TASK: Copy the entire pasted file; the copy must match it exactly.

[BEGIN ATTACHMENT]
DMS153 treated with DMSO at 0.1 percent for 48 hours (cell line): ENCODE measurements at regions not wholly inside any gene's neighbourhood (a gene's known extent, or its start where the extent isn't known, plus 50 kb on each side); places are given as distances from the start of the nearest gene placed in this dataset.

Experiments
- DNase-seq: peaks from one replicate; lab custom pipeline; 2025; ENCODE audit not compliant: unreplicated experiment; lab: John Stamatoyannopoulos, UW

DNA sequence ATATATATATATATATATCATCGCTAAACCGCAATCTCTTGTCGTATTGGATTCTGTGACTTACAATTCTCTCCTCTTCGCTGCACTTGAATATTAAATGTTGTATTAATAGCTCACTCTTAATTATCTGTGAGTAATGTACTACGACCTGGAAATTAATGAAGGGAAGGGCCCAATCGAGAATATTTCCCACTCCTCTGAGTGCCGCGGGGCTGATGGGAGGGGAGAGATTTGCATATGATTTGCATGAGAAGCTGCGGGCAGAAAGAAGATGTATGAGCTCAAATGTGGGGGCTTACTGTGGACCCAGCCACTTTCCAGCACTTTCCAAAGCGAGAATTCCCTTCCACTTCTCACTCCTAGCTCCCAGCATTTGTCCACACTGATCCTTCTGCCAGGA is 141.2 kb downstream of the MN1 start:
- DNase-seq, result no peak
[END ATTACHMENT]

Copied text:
DMS153 treated with DMSO at 0.1 percent for 48 hours (cell line): ENCODE measurements at regions not wholly inside any gene's neighbourhood (a gene's known extent, or its start where the extent isn't known, plus 50 kb on each side); places are given as distances from the start of the nearest gene placed in this dataset.

Experiments
- DNase-seq: peaks from one replicate; lab custom pipeline; 2025; ENCODE audit not compliant: unreplicated experiment; lab: John Stamatoyannopoulos, UW

DNA sequence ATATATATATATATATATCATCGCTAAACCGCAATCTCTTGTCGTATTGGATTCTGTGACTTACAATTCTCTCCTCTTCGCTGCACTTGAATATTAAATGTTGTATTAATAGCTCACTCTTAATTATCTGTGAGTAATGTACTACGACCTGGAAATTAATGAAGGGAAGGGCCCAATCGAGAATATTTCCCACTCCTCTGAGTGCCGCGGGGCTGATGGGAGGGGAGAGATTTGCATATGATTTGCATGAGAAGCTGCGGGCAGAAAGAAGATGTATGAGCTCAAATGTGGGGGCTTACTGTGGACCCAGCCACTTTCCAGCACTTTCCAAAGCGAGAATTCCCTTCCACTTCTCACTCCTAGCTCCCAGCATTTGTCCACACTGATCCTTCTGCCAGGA is 141.2 kb downstream of the MN1 start:
- DNase-seq, result no peak